Arranged alphabetically by title of show, film, or event.

Angelou was the host of this PBS biography series from the Horatio Alger Association.

Includes transcript of Angelou's conversation with Nell Painter.

BBC Scotland documentary.

Angelou read "Life Doesn't Frighten Me" for a children's album with proceeds donated to children's HIV/AIDS organizations.

Angelou's residency lasted four days; during the first two days, she performed a one-woman show. During the last two days, she collaborated with Cleo Parker Robinson Dance Ensemble.

Angelou appears to have been a guest, anticipating her collaboration with the duo later that year ( Been Found ).

Includes a performance at the benefit concert for the Angela Davis Defense Fund in 1972, among others.

Angelou participated in this documentary on the history of Greenwich Village.

Includes script for the segment narrated by Angelou.

Includes draft script of narration.

Includes photocopies of Showbill , listing Maya Angelou Make as the Queen.

Includes script for the narration of "Outskirts of Hope", which possibly aired on December 24, 1981, and a shoot schedule for her commentary on free speech in 2006.

Includes outlines for a cable televison special; unclear if it ever aired.

Angelou was the host of this radio program in which various writers, actors, critics, and performers were interviewed or recorded in conversation on stage.

Includes Angelou's introductory scripts.

Includes Angelou's participation in the "Flameworthy" Video Music Awards; narration of "100 Greatest Songs of Faith"; and interview for the documentary, "100 Greatest Songs of Country Music".

Includes a transcript of Angelou's conversation with Oprah Winfrey for The Oprah Winfrey Show and a program for "Celebration of Phenomenal Women" at Carnegie Music Hall, among others.

Angelou directed this film.

Includes a Discovery Channel PSA, among others.

Includes script.

Angelou was a reader for one of the episodes.

Includes performance at the Hult Center, in Eugene, Oregon, among others.

Angelou spoke with comedian Dave Chappelle in an episode of the show.

Angelou narrated this 1995 film, which was based on a novel by John Ehle.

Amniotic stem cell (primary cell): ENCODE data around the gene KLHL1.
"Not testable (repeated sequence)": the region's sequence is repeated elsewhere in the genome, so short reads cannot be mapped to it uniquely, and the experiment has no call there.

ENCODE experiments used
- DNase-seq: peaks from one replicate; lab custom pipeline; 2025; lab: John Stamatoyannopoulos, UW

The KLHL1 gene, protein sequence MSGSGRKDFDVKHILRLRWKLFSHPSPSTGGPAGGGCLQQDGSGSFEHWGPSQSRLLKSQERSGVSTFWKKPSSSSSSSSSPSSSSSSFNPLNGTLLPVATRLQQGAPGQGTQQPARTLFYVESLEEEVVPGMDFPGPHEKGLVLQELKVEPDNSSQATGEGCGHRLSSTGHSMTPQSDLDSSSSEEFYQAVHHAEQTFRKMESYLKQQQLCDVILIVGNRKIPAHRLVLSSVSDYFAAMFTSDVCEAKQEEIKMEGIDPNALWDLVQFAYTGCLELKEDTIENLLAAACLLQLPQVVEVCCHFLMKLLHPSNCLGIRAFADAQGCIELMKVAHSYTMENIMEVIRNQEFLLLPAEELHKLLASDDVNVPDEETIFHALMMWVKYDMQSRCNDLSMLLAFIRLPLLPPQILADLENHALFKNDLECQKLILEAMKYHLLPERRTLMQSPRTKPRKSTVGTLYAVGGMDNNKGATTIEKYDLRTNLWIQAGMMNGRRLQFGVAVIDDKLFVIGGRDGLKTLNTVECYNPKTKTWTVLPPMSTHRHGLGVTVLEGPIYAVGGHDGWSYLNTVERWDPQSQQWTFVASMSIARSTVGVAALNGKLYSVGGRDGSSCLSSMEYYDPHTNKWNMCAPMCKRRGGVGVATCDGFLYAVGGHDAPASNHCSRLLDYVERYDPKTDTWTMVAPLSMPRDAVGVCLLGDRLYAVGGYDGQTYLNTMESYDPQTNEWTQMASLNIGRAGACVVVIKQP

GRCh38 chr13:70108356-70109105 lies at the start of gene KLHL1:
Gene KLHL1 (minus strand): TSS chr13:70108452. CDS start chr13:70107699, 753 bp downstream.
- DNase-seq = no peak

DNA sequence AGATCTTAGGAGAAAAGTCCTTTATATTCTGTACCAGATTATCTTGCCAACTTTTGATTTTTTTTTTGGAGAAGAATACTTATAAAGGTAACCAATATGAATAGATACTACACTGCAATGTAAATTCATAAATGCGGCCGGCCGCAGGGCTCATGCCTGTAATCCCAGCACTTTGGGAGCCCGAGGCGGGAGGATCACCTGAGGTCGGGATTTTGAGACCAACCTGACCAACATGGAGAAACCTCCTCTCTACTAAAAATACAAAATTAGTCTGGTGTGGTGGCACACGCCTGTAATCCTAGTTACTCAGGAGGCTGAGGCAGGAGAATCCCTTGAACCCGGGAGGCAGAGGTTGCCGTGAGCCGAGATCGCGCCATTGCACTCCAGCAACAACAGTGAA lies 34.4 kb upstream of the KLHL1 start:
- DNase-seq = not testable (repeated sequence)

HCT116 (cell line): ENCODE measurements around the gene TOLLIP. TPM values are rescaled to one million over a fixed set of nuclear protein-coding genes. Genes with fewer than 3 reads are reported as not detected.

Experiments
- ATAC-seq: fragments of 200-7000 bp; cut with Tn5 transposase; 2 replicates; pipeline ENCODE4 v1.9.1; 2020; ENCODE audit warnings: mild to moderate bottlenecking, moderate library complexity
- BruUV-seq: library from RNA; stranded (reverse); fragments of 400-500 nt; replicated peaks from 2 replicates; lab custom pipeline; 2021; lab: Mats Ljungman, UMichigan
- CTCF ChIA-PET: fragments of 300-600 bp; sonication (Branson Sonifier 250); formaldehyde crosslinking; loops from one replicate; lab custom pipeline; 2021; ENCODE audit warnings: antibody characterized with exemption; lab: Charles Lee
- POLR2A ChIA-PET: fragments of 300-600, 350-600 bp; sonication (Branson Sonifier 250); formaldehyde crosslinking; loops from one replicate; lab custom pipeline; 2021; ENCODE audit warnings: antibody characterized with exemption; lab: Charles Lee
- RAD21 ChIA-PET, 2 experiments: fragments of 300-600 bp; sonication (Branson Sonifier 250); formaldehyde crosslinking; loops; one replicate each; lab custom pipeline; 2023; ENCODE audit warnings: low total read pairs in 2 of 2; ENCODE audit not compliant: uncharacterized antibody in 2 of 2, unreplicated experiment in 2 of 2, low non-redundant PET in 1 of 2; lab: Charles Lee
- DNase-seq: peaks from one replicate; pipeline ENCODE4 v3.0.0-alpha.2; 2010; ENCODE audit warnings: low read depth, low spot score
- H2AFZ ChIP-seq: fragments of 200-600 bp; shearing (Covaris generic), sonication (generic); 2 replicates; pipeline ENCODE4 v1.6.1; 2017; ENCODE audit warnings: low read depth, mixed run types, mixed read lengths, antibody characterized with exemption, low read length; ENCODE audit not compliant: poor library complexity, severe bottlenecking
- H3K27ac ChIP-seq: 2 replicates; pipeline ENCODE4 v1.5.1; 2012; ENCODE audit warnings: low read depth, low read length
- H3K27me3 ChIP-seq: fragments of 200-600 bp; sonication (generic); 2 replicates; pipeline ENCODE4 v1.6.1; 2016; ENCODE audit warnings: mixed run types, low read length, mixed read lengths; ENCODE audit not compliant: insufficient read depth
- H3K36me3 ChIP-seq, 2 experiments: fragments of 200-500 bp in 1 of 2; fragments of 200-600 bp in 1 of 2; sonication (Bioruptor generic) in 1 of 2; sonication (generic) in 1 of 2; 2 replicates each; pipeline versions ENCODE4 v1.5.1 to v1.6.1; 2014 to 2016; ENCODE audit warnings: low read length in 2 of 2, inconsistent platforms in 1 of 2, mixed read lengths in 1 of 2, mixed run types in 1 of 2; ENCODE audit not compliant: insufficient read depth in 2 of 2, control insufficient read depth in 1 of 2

Includes Angelou's participation in "Jessye Norman Sings for the Healing of Aids", among others.

Includes scripts for Who Cares About Kids? and Kindred Spirits: Contemporary African-American Artists , both videos for public television.

Angelou starred as Sojourner Truth in this educational series for television.

Angelou read this story by Romare Bearden for Simon and Schuster Books for Young Readers.

Angelou interviewed authors, including Amiri Baraka, Rosa Guy, and Joyce Carol Oates, at the Algonquin Hotel for this public television series.

Includes scripts.

Angelou costarred as Elizabeth Keckley, alongside Geraldine Page as Mary Todd Lincoln, in this two-act play by Jerome Kilty.

Includes Playbill .

Angelou directed this play by Joyce Carol Thomas and starring Odetta.

Includes performance brochure.

Angelou narrated this documentary about the abolitionist and editor Elijah Lovejoy; it was written and directed by Robert Tabscott.

Angelou was the host of this series for Detroit Public Television, which focused on different American cultures.

Includes various script drafts by Guy Johnson.

Angelou directed the play, written by Errol John, in London at the Almeida Theatre.

Includes notes by Angelou in a yellow legal pad; handwritten draft of a thank you to the cast and crew; a template for a rejection letter to actors who auditioned; and playbills.

Includes two copies of CenterPiece , the monthly program magazine of UNC Center for Public Television, with listings for two Bill Moyers's specials, Moyers: A Second Look (1989) and Moyers: 20th Anniversary Retrospective (1991).

Includes an annoucement for an International Emmy Award nomination for Maya Angelou in Performance on Thames Televsion (1987); and a script for McDonald's Corporation's African-American Heritage Series, in which Angelou narrated a segment on Langston Hughes, among others.

Includes flyer for Angelou's "Poetry, Protest, and Song", which was sponsored by the Chicago branch of the organziation.

Includes a PSA script for the National Council of Churches, among others.

Angelou planned to host a weekly show on this channel but it is unclear if her show ever aired.

Includes press material, scripts for possible segments, and correspondence.

This film focused on the question, "If you were to die tomorrow, what moment would you most remember and how did it change your life?". Angelou was one of the interviewees.

Includes an invitation to the film's premiere.

Series to be hosted by Angelou, but unclear if it ever aired.

Angelou was guest conductor on two separate occasions.

Includes performance programs.

Includes two copies of the program for the event, at which Angelou performed.